Wharton dramatically dropped out of the ranking after failing to gather enough responses for the alumni survey which comprises the majority weight in the FT ranking.
Wharton has held the top spot more than any other business school in the list’s 25 year history, last year was the 11th time it was ranked first by the FT.
It’s the first time one of the world’s elite business schools has been dropped by the FT. Wharton was absent from the 2021 ranking after it boycotted industry rankings alongside several other big name US schools in response to the disruption to teaching and graduate job prospects caused by the Covid pandemic. Wharton was joined by fellow M7 business schools including Harvard, Stanford, and MIT Sloan.
So what does this year’s absence mean?
Some have speculated the school’s failure to acquire enough alumni responses is reflective of Wharton alumni’s resentment over how it handled the pandemic.
But Petia Whitmore, a former dean of admissions at Babson College now advising MBA candidates on how to land places at top schools such as Wharton, feels the news will not impact the school.
“I truly can’t imagine that anyone interested in Wharton will be dissuaded by them missing from this year’s FT ranking. Wharton has a tremendous reputation and is a dream school for candidates all over the world,” she says.
“We might see the occasional speculation about why they didn’t reach the threshold for responses to the alumni survey but that won’t affect the perceptions of the school overall.”
David White, founder of MBA coaching platform Menlo Coaching, feels a school's reputation has more impact than its ranking, and Wharton’s reputation as one of the elite M7 business schools means dropping from the ranking will have little effect.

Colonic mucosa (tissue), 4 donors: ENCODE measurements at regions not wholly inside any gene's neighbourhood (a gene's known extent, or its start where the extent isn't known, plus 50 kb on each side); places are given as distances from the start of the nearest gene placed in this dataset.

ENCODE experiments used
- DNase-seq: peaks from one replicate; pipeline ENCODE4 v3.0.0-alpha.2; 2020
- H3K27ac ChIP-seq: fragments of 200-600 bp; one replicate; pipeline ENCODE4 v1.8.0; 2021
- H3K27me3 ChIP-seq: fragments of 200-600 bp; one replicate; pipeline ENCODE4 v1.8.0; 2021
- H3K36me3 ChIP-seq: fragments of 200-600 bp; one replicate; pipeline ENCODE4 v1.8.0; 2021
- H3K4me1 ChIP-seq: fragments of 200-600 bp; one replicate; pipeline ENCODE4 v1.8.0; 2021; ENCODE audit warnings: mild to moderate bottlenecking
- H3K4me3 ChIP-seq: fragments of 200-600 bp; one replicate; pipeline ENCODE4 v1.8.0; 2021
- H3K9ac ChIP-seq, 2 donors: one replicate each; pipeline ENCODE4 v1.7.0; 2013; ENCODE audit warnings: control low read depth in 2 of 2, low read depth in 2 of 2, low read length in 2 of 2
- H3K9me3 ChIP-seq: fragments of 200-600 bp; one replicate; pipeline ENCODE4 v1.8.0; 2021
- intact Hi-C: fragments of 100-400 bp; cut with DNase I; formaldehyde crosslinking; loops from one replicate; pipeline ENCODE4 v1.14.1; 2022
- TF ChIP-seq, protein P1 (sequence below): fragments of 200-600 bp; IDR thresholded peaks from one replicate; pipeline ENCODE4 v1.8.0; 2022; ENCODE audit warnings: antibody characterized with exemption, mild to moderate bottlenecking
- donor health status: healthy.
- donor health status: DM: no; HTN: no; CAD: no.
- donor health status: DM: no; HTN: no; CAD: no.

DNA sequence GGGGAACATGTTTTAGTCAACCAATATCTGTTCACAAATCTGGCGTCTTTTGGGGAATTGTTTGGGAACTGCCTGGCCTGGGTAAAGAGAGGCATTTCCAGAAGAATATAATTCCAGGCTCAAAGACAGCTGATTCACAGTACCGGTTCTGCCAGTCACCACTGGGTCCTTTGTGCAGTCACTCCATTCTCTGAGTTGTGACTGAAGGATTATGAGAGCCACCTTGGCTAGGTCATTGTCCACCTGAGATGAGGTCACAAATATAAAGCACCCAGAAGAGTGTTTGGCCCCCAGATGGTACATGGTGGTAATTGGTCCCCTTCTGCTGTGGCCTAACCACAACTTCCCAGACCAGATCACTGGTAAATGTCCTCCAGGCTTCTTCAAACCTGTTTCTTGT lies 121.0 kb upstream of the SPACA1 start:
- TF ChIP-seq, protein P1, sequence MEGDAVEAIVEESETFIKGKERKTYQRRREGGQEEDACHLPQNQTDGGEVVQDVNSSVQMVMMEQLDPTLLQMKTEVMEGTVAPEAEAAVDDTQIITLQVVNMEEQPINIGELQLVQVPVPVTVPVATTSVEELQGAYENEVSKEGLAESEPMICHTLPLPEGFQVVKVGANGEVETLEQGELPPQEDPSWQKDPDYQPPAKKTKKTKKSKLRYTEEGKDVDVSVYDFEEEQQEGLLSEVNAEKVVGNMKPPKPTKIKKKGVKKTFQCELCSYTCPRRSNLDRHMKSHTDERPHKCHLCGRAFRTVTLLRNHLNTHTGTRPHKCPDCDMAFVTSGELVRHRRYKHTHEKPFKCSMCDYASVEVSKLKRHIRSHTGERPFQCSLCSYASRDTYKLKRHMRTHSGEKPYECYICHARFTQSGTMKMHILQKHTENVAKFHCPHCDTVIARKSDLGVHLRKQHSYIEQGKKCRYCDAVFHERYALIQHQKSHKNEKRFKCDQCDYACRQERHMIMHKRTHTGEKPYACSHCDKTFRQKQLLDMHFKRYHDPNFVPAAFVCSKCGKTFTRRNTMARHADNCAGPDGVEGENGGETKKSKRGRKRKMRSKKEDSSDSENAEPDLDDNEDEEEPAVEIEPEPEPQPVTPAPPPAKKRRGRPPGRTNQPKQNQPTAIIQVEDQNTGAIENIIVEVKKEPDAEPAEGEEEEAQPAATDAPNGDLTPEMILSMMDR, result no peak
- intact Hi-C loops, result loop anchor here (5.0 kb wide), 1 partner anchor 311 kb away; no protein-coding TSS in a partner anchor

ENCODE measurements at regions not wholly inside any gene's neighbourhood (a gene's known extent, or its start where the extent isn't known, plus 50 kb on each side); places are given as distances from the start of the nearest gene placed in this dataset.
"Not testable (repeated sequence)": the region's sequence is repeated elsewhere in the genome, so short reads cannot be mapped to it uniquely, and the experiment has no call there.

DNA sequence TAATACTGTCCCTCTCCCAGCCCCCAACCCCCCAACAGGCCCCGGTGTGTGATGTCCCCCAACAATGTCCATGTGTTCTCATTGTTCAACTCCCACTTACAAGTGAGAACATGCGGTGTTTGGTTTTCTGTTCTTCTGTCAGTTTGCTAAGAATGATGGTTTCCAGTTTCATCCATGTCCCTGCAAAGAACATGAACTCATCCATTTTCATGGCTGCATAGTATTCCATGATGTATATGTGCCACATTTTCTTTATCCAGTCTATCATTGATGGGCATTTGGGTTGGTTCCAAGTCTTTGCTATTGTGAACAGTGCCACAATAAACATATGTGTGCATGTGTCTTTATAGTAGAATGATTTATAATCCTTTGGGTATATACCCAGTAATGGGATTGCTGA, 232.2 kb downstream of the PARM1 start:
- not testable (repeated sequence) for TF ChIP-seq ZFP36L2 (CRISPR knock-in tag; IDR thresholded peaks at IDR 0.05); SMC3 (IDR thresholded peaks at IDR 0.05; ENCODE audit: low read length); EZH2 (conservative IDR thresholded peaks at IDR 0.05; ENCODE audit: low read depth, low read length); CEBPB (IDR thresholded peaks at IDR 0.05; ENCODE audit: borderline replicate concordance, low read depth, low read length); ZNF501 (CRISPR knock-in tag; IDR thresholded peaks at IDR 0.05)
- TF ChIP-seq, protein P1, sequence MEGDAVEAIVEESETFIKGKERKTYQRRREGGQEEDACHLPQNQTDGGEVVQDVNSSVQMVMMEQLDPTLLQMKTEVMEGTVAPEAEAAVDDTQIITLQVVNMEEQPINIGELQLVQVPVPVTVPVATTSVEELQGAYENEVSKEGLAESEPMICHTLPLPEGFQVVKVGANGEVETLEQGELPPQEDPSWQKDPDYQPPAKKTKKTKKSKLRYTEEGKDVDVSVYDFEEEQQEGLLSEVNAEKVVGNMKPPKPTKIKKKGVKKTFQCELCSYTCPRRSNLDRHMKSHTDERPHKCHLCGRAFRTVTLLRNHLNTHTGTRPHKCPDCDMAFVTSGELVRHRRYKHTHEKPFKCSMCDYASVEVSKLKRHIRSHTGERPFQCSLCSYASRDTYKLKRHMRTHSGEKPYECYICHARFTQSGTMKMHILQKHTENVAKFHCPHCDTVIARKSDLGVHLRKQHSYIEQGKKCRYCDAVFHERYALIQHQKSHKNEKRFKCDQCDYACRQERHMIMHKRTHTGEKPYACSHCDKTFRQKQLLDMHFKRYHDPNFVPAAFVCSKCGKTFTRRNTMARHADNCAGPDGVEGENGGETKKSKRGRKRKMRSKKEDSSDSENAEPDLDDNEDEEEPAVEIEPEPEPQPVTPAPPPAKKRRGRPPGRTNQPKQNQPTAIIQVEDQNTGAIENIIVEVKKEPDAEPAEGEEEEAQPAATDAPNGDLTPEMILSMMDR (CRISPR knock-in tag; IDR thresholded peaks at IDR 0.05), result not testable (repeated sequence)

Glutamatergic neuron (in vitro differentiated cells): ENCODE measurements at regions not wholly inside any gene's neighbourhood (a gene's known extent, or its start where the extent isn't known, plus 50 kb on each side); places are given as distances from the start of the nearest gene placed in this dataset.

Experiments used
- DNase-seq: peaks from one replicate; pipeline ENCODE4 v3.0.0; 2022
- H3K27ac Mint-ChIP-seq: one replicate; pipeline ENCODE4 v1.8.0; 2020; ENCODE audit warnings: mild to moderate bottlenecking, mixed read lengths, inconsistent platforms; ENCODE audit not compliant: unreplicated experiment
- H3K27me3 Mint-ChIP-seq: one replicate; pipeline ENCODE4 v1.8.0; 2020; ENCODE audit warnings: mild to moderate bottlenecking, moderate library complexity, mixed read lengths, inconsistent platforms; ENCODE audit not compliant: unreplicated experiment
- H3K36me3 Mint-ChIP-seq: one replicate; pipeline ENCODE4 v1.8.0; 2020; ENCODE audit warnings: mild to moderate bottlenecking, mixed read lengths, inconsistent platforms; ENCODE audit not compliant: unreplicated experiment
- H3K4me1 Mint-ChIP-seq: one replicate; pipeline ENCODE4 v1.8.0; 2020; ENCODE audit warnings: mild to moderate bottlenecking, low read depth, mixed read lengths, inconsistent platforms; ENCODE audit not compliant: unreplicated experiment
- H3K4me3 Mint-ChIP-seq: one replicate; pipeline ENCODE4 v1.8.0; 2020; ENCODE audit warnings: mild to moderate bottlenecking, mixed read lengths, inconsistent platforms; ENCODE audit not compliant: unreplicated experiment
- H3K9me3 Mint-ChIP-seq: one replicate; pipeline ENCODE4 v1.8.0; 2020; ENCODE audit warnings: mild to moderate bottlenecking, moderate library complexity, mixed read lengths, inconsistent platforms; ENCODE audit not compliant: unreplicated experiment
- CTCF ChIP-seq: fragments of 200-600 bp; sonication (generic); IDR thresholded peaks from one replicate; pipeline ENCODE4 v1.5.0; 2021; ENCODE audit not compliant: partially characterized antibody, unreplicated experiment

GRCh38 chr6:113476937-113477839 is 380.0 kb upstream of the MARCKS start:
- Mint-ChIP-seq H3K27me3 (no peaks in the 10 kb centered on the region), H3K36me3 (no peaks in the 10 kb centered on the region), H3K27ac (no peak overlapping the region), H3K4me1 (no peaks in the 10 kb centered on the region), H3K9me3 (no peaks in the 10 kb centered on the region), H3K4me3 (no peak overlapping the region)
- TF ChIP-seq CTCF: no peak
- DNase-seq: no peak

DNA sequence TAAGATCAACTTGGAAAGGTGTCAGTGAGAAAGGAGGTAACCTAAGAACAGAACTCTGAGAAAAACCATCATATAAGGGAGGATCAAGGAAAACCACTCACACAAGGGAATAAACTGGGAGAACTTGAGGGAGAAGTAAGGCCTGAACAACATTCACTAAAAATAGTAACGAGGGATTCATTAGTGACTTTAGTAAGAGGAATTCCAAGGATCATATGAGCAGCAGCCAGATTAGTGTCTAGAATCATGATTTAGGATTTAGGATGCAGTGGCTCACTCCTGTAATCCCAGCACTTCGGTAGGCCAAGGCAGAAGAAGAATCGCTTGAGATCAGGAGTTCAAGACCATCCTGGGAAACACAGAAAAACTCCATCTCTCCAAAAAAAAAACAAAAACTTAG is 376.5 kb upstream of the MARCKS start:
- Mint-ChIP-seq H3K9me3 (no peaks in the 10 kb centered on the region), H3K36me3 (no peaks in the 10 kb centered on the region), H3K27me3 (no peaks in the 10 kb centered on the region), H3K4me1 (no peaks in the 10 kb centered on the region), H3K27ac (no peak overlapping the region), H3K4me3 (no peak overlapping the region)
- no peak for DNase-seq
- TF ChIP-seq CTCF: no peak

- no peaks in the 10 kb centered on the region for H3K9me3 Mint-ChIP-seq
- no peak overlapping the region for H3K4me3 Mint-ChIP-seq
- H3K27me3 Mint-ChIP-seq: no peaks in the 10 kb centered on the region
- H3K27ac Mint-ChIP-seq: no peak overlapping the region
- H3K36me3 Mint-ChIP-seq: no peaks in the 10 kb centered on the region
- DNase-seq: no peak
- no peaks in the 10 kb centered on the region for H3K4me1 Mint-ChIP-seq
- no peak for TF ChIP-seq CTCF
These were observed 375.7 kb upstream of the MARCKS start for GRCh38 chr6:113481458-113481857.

“The newest FT ranking may annoy Wharton, but it is unlikely to change applicant behavior,” he says. “We have spoken to hundreds of applicants for the 2023-2024 cycle, and I am confident that Wharton will receive a large number of well-qualified applicants.
“Beyond Wharton, the FT ranking produces a number of counter-intuitive results. For example, in more than 10 years of advising MBA applicants, we have never seen applicants decline offers from HBS or Stanford GSB to enroll at the schools ranking higher in the current FT ranking [such as] Columbia, INSEAD, or IESE,” he adds.
While Wharton fell out of the ranking, Columbia Business School—another elite US institution—found itself in the top spot for the first time. Columbia led a number of US business schools who dominated the ranking, taking 14 of the top 20 spots.
However it was two European schools, INSEAD and IESE Business School, who took second and third place, respectively, in the FT ranking.
Wharton did not respond to a request for comment.